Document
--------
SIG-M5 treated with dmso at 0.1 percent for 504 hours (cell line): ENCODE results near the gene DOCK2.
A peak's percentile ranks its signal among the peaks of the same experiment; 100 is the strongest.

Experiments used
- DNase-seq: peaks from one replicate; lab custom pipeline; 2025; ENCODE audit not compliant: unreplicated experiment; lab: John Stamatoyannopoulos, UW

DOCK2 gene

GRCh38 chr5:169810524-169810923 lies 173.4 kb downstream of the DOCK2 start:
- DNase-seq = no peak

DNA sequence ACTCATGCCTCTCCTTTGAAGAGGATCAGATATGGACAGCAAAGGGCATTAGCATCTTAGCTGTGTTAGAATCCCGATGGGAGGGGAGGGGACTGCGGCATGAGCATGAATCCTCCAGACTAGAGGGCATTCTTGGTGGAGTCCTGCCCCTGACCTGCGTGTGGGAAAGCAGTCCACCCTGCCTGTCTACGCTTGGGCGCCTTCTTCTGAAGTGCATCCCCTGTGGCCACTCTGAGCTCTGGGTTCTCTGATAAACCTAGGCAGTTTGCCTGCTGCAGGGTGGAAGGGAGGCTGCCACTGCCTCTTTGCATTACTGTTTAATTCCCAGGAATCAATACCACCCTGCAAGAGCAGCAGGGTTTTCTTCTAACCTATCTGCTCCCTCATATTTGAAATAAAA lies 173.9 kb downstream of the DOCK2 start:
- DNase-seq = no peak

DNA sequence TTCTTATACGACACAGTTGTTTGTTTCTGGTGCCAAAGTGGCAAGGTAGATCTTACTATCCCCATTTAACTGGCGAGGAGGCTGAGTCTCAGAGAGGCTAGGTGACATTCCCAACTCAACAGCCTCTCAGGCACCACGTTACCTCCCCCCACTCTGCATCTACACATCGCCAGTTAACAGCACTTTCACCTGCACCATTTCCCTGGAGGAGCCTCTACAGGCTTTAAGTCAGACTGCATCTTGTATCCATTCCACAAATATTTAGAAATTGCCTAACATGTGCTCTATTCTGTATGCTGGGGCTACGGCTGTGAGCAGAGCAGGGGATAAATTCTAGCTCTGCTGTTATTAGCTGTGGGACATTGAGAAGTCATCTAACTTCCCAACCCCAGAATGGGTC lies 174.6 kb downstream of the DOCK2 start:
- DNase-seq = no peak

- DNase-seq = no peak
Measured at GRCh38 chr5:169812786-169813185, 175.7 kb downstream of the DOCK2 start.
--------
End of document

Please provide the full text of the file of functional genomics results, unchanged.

SIG-M5 treated with dmso at 0.1 percent for 504 hours (cell line): ENCODE results near the gene DOCK2.
A peak's percentile ranks its signal among the peaks of the same experiment; 100 is the strongest.

Experiments used
- DNase-seq: peaks from one replicate; lab custom pipeline; 2025; ENCODE audit not compliant: unreplicated experiment; lab: John Stamatoyannopoulos, UW

DOCK2 gene

GRCh38 chr5:169810524-169810923 lies 173.4 kb downstream of the DOCK2 start:
- DNase-seq = no peak

DNA sequence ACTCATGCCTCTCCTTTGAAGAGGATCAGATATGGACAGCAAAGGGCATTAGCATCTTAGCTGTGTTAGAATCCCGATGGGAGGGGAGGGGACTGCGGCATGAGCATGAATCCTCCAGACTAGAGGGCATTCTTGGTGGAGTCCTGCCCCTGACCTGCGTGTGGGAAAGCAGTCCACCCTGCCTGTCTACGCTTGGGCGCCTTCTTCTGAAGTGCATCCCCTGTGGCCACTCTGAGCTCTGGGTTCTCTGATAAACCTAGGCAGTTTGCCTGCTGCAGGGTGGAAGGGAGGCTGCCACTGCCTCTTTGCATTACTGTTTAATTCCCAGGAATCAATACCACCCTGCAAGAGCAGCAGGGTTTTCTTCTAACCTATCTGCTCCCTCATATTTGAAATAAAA lies 173.9 kb downstream of the DOCK2 start:
- DNase-seq = no peak

DNA sequence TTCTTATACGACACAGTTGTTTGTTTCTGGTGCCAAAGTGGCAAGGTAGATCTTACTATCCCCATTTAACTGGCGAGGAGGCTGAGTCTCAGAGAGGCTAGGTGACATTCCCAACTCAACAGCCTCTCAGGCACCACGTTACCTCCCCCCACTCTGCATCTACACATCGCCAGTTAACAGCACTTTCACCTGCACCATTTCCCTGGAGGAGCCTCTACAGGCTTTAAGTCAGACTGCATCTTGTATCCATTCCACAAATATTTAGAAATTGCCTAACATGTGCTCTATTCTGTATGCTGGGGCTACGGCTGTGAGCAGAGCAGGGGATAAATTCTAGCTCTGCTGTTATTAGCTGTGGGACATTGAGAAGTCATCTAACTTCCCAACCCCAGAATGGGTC lies 174.6 kb downstream of the DOCK2 start:
- DNase-seq = no peak

- DNase-seq = no peak
Measured at GRCh38 chr5:169812786-169813185, 175.7 kb downstream of the DOCK2 start.